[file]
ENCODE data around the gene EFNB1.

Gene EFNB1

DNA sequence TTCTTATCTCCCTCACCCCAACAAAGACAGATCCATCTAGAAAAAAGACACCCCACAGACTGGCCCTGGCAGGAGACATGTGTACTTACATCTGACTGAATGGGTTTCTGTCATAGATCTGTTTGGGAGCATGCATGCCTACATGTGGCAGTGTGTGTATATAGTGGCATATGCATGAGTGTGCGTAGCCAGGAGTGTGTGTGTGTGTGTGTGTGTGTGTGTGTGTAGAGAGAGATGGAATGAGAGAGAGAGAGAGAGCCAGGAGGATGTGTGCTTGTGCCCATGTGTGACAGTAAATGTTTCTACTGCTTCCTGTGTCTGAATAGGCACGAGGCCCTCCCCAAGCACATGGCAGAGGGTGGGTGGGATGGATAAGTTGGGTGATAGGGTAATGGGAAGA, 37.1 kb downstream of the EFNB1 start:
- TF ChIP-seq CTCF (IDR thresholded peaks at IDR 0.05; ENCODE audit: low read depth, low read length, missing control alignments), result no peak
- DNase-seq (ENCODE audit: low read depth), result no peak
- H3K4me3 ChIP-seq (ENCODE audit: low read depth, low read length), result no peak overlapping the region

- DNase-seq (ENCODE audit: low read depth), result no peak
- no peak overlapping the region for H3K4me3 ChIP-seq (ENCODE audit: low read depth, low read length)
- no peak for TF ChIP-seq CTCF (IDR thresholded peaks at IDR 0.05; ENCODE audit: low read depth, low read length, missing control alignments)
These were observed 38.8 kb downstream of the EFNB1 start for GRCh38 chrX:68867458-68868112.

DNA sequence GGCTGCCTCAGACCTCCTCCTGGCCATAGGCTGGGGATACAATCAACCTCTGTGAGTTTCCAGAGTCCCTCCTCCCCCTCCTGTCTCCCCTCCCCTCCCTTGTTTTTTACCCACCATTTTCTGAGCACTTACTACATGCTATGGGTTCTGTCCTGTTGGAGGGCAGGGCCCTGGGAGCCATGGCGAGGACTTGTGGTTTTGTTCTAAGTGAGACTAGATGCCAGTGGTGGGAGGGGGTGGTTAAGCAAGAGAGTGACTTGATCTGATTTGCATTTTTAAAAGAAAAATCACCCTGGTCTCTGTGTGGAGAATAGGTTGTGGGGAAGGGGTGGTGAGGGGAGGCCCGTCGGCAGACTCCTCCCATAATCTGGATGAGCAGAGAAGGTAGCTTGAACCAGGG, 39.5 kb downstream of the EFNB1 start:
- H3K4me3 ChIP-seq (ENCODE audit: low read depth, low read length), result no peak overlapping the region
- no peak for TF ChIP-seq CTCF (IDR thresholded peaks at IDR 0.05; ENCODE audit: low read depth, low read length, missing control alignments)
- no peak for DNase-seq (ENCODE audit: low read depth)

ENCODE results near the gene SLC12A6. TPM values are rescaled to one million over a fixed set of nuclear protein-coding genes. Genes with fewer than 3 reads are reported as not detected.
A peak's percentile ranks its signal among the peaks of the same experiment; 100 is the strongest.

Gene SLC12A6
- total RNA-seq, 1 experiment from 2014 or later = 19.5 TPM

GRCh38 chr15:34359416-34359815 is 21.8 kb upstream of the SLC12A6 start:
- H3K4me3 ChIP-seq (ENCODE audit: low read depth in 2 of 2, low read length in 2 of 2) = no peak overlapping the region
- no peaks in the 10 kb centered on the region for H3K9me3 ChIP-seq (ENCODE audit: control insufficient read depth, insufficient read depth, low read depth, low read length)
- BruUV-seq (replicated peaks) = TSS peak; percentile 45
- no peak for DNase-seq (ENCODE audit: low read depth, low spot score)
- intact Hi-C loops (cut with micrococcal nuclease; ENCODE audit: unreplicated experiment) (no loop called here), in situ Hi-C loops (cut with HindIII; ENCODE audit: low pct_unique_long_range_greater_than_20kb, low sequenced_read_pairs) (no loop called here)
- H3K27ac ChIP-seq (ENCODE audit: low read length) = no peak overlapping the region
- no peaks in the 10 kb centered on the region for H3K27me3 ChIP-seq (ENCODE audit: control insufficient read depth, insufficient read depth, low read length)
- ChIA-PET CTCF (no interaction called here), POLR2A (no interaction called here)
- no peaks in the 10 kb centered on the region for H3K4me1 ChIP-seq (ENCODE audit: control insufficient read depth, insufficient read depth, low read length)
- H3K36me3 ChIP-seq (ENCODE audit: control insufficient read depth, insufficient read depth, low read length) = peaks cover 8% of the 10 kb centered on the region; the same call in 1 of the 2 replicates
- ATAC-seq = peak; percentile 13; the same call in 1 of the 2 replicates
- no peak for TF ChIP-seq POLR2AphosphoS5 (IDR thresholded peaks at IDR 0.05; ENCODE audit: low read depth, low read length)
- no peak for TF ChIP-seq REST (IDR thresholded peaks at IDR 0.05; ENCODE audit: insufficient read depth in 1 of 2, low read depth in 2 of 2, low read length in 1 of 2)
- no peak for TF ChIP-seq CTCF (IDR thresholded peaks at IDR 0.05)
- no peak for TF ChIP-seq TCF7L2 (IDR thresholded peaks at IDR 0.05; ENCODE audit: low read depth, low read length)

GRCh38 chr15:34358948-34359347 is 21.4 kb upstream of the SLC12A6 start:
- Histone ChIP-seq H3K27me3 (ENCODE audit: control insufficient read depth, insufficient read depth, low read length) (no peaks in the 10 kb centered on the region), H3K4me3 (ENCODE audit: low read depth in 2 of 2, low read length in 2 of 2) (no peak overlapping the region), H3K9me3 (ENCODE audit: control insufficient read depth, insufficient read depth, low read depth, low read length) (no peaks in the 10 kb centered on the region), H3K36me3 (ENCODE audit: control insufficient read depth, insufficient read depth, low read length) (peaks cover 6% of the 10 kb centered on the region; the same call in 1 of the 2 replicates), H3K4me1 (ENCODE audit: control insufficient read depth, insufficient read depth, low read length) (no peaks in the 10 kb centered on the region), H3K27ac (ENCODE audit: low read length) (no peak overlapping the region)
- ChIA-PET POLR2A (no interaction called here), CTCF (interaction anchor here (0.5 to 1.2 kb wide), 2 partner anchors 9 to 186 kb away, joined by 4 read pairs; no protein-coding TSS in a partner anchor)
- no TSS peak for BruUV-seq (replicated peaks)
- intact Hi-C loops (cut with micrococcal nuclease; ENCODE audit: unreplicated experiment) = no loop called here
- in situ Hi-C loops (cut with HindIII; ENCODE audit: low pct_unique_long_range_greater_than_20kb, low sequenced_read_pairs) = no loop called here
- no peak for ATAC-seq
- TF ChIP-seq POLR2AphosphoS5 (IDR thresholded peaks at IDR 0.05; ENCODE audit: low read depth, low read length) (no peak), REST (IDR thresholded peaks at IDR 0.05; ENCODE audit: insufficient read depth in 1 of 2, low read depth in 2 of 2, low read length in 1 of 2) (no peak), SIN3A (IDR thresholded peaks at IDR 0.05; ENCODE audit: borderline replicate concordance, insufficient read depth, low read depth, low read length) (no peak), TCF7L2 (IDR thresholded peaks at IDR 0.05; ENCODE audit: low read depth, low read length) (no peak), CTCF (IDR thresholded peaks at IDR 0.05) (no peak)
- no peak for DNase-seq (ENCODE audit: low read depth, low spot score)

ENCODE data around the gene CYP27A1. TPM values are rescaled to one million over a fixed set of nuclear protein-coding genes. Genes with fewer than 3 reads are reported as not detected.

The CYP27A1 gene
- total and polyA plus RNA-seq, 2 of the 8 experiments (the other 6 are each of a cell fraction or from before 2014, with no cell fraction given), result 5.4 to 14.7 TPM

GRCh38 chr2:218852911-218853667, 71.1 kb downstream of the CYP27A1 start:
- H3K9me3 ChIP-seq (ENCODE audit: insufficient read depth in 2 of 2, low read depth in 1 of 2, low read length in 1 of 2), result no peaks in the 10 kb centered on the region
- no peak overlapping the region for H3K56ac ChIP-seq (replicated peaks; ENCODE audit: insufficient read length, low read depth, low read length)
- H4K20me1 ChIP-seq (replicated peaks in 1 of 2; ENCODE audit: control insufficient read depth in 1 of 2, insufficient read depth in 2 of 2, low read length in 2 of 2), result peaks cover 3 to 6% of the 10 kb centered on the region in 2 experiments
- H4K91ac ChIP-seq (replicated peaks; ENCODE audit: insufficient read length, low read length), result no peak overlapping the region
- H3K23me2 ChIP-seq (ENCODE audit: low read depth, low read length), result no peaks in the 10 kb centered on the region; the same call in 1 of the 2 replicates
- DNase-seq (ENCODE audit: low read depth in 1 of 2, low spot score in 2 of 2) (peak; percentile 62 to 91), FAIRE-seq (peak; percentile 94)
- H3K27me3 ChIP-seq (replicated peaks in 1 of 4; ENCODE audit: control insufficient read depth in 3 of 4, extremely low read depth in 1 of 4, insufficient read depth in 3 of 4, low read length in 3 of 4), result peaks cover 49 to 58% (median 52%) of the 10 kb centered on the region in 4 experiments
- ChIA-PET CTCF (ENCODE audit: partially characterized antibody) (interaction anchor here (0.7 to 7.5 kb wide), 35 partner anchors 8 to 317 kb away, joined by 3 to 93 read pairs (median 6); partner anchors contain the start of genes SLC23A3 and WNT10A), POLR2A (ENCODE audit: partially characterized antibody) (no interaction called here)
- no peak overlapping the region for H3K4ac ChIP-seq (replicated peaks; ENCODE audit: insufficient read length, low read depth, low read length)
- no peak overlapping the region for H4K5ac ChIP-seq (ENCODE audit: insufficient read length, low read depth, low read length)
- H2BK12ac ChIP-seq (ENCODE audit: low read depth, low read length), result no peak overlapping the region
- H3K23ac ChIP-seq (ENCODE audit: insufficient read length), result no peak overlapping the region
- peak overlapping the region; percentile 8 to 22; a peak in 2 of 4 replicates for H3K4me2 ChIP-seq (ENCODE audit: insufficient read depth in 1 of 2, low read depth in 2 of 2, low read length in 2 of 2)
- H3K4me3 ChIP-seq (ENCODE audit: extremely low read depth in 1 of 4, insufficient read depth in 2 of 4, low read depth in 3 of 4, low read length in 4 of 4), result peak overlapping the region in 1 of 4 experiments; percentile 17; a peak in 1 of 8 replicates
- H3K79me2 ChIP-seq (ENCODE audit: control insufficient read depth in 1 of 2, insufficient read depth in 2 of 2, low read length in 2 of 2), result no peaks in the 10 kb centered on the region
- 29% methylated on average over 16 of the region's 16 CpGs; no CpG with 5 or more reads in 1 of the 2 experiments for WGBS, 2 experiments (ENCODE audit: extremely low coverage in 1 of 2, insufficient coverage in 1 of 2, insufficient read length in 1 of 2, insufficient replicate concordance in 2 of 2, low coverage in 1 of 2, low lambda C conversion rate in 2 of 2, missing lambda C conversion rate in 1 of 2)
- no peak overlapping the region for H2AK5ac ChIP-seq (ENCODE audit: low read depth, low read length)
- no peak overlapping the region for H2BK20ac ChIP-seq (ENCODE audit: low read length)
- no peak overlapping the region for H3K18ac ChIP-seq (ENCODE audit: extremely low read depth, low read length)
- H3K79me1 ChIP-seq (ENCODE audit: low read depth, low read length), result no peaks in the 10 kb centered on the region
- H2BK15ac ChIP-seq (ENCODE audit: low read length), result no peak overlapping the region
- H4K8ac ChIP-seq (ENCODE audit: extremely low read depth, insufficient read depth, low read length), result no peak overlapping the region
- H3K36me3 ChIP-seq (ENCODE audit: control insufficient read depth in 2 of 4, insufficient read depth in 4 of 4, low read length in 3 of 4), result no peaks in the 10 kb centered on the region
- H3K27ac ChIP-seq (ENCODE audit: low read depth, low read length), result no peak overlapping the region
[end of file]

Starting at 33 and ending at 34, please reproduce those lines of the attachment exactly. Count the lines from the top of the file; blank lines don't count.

- no peak for TF ChIP-seq CTCF (IDR thresholded peaks at IDR 0.05)
- no peak for TF ChIP-seq TCF7L2 (IDR thresholded peaks at IDR 0.05; ENCODE audit: low read depth, low read length)